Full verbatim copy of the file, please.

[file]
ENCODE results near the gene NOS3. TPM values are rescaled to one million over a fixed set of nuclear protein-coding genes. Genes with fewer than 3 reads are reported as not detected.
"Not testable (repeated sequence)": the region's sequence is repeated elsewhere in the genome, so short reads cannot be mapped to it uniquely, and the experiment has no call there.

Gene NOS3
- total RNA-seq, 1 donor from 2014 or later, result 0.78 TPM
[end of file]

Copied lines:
ENCODE results near the gene NOS3. TPM values are rescaled to one million over a fixed set of nuclear protein-coding genes. Genes with fewer than 3 reads are reported as not detected.
"Not testable (repeated sequence)": the region's sequence is repeated elsewhere in the genome, so short reads cannot be mapped to it uniquely, and the experiment has no call there.

Gene NOS3
- total RNA-seq, 1 donor from 2014 or later, result 0.78 TPM